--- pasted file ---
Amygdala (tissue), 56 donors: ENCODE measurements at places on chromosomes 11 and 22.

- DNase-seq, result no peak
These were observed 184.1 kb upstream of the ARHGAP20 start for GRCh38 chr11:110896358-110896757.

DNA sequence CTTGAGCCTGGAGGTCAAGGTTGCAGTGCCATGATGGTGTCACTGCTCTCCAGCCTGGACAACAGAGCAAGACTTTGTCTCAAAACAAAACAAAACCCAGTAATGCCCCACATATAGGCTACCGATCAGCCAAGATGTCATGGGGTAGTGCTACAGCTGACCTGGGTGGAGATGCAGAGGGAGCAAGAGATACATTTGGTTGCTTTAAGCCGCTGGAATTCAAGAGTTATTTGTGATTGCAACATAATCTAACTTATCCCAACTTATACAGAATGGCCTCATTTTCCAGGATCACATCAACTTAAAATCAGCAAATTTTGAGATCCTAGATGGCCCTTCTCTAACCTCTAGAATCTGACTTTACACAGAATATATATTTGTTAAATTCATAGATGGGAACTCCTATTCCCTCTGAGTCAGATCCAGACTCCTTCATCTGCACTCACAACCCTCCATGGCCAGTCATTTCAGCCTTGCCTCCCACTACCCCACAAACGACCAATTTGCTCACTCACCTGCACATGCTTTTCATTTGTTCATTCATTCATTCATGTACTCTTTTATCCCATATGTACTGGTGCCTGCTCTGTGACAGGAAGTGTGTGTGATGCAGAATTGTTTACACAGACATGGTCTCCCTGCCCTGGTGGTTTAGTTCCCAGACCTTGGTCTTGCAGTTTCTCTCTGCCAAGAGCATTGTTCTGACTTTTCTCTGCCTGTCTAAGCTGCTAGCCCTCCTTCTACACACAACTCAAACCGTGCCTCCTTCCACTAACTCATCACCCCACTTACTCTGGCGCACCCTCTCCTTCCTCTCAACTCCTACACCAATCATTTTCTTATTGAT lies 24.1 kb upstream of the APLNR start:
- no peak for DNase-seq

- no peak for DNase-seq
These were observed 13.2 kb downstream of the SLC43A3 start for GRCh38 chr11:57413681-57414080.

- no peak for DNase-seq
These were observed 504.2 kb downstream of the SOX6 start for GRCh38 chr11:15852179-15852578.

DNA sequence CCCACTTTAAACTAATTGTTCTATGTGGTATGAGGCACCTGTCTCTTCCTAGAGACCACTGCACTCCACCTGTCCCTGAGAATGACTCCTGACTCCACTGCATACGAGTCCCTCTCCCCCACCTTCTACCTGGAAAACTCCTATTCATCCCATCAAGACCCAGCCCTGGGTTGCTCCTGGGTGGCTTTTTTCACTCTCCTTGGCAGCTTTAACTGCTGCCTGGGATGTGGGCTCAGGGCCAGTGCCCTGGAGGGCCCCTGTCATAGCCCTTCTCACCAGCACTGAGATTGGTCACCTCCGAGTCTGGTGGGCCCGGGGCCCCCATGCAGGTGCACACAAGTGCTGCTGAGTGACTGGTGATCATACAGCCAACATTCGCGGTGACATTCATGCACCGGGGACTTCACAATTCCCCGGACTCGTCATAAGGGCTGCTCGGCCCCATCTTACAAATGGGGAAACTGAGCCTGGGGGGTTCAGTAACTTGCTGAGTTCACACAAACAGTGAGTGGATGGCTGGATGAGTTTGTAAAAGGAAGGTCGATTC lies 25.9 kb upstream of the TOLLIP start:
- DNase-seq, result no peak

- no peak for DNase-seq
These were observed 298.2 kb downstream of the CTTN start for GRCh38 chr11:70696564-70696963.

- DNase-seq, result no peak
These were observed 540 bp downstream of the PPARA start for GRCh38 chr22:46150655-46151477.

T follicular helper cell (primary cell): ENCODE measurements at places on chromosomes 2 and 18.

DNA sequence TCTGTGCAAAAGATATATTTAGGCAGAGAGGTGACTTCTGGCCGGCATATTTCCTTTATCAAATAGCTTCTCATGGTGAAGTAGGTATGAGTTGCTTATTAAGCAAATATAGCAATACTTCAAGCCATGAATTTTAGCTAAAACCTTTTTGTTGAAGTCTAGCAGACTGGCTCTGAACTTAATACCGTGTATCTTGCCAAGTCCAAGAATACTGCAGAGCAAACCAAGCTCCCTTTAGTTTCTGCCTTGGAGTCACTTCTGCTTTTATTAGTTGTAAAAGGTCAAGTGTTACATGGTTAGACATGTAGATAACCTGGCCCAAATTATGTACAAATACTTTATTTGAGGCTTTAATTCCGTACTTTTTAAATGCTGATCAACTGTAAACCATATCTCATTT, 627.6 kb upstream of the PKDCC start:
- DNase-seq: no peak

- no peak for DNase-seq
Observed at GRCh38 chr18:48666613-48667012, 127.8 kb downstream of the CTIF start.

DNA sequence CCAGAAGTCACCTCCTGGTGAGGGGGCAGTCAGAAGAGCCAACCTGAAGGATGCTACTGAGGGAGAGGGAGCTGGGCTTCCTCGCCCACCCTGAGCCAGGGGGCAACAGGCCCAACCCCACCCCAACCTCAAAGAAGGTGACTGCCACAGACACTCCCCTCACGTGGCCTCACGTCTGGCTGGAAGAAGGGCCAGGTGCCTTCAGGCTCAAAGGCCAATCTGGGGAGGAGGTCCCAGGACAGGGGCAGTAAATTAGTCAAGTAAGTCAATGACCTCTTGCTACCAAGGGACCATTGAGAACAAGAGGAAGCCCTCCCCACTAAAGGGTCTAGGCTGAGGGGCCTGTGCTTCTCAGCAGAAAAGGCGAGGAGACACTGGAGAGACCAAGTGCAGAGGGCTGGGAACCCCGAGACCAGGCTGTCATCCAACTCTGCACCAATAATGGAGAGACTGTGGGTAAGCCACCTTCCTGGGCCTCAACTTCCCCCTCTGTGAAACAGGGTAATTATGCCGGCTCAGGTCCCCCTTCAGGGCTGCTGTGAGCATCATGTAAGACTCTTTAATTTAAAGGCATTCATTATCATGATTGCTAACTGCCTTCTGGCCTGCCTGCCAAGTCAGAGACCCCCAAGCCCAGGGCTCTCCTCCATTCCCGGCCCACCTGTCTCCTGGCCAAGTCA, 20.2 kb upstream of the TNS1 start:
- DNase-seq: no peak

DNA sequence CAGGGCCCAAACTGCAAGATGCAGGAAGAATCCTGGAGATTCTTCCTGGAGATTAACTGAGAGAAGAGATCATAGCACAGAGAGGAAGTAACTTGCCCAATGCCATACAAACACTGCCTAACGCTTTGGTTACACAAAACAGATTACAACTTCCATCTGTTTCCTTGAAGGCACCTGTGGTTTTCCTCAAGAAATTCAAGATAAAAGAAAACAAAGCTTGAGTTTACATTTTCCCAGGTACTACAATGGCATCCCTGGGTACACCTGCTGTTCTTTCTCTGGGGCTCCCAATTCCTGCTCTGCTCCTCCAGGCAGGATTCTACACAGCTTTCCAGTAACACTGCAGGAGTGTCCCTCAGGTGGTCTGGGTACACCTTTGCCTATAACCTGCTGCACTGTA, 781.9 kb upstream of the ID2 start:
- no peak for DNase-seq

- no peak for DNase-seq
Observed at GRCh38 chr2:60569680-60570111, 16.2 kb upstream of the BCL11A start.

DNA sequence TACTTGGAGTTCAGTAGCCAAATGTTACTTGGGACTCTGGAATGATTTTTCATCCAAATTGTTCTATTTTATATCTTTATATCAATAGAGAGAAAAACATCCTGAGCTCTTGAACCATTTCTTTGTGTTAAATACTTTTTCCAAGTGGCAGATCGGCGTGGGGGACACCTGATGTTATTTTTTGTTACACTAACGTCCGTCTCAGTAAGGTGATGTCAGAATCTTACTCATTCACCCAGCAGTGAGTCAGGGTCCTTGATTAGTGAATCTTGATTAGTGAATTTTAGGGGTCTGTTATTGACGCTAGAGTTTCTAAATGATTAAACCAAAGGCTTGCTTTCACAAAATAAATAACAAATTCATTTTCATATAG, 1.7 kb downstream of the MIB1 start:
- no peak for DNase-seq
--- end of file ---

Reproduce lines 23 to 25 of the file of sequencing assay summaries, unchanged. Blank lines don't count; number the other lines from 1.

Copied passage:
DNA sequence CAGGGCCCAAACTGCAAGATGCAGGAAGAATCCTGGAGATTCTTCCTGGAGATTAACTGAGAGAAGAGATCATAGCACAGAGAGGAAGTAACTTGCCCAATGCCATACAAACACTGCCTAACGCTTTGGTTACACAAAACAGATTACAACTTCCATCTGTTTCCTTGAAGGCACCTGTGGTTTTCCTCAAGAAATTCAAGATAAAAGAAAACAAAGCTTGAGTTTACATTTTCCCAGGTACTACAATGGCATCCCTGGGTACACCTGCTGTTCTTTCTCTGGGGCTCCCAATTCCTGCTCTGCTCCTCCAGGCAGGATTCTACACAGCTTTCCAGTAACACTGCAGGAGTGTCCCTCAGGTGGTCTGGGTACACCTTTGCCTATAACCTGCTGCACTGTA, 781.9 kb upstream of the ID2 start:
- no peak for DNase-seq

- no peak for DNase-seq